Answer: Our goal is to eventually have the student take complete responsibility for keeping schoolwork organized, but when a child has EF deficits, it’s a gradual process. Natural consequences will not teach this kind of student specific strategies to stay organized, that’s why support needs scaffolding to gradually reduce the structure until the student is able to form their own habits.
One conclusion I’ve come to through this process, I solemnly swear I will never attend another IEP mtg by myself. There’s too much at stake and I’m not equipped to pull it off.
You know what it’s like when you shop for a car and how you dread getting down to the nitty gritty with the salesperson? The haggling… the part where you have to get forceful and threaten to walk away to get the dealership to finally concede and do you a big, fat favor and throw in the wheels to go along with the car?
To me, that’s what negotiations feel like in an IEP meeting. Doesn’t matter how much I prepare. Doesn’t matter how many books, articles or blogs I read or how much Lily’s therapist, Dr. K, helps talk me through it ahead of time. It always sucks. Even the time I had an advocate in the room to help me. Still sucked.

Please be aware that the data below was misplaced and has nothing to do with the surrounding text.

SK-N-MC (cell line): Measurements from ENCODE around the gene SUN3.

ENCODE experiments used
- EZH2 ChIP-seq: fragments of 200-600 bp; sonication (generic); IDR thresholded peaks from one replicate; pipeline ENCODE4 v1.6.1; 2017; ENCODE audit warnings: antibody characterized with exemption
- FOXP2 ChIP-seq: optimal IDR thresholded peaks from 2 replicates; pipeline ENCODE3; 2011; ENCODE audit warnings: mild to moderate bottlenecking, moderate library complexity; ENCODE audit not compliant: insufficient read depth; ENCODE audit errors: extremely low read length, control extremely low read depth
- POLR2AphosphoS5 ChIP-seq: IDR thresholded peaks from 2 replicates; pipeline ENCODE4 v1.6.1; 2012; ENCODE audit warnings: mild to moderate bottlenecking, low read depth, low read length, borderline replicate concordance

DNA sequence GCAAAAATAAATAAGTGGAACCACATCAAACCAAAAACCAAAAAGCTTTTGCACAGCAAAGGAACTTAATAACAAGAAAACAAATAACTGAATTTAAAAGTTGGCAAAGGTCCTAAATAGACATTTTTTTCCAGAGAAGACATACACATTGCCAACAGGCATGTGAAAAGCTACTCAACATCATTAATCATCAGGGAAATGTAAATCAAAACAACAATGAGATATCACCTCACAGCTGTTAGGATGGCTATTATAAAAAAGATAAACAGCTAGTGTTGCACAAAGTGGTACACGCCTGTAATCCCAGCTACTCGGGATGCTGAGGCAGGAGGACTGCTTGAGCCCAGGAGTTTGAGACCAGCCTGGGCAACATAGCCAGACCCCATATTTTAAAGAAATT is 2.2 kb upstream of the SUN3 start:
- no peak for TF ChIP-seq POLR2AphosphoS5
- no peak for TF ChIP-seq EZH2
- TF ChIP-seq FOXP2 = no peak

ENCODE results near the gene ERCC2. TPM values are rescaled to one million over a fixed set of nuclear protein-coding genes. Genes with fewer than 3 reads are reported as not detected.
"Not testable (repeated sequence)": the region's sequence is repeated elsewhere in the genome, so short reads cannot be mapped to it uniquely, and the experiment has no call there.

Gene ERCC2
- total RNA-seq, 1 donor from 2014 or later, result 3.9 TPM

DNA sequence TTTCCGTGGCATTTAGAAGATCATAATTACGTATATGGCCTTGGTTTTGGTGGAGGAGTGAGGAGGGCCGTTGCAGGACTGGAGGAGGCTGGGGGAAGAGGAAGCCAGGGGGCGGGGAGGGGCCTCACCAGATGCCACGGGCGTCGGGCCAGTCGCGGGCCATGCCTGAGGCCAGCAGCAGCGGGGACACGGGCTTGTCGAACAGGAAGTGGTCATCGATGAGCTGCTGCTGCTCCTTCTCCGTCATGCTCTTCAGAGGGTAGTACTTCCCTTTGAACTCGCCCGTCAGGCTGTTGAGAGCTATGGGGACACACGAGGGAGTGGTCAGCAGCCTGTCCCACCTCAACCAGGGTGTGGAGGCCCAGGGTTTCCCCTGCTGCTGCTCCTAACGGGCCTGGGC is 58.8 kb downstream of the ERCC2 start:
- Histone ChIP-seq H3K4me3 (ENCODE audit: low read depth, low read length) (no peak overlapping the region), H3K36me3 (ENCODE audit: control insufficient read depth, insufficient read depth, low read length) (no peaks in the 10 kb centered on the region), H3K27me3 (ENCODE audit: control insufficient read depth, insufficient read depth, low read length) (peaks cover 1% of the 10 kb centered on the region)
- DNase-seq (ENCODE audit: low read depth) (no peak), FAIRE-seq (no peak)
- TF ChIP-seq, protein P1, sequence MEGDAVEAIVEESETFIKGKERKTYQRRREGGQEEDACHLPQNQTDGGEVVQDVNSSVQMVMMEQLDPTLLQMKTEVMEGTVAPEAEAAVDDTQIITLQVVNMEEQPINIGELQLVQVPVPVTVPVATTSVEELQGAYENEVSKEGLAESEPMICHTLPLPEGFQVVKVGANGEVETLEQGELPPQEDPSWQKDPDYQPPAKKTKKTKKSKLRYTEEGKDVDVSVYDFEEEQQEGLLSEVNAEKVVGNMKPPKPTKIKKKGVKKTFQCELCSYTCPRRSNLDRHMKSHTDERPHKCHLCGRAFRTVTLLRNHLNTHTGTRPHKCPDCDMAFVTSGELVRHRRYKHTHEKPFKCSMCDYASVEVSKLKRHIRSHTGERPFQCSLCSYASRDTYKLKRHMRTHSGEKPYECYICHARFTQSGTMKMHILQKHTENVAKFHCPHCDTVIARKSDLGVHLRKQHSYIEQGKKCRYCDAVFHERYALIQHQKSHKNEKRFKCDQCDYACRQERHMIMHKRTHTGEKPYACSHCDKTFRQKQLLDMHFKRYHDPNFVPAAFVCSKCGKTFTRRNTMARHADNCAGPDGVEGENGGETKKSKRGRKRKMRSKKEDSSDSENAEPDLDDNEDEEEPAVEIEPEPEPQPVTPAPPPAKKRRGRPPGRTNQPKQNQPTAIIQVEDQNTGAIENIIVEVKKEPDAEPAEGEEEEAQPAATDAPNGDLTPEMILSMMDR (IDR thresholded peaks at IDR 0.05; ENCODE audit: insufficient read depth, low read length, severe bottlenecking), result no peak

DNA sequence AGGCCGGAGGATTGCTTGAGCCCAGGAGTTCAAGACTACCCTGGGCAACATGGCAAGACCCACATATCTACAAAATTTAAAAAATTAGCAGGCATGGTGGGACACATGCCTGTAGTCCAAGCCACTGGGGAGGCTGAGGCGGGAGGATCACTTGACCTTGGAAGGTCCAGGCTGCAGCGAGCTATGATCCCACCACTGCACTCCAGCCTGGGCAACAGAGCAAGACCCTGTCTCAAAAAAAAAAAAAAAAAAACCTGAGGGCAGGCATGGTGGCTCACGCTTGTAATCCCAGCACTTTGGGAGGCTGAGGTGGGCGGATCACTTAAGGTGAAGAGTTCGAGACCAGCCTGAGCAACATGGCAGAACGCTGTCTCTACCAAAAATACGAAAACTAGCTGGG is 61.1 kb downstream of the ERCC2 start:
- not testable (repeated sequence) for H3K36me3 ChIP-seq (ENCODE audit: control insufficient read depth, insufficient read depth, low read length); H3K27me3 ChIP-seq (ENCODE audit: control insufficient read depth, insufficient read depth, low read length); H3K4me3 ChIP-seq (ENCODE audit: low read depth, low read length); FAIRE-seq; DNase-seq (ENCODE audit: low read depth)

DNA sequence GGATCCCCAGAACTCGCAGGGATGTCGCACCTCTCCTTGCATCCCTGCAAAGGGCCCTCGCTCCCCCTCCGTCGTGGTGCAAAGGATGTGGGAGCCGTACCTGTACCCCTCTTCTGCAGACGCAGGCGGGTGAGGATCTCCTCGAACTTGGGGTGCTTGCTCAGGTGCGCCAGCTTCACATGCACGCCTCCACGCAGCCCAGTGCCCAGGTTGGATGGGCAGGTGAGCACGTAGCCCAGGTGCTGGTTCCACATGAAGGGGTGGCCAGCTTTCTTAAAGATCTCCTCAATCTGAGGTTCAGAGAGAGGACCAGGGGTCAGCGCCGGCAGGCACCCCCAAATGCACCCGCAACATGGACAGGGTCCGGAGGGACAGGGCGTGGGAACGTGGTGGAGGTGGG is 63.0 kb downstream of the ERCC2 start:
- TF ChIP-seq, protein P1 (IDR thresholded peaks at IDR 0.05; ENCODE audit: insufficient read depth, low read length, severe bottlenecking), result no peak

In the end, though, at Lily’s annual IEP review meeting today, after two and a half hours, we came to an agreement with positive feelings all around. But I had such a difficult time getting them to understand why it is so important to scaffold the support of Lily’s Executive Function skills that I wish I had arranged for Dr. K to call into the meeting. Next time.
So… writing. I know a lot of Twice Exceptional students struggle with writing, maybe, like Lily, for several different reasons.
Now in middle school, Lily says she doesn’t turn in a lot of her work on time because she doesn’t have enough time to finish writing it in class. She does well on her tests & quizzes because, most of the time, they require short responses. But her in-class work is a struggle, even when using her netbook. It’s better, definitely, but still hard.
This is actually the 2nd issue, besides organization, that I want to discuss at her IEP review mtg tomorrow… some sort of reduction of repetitive, written work.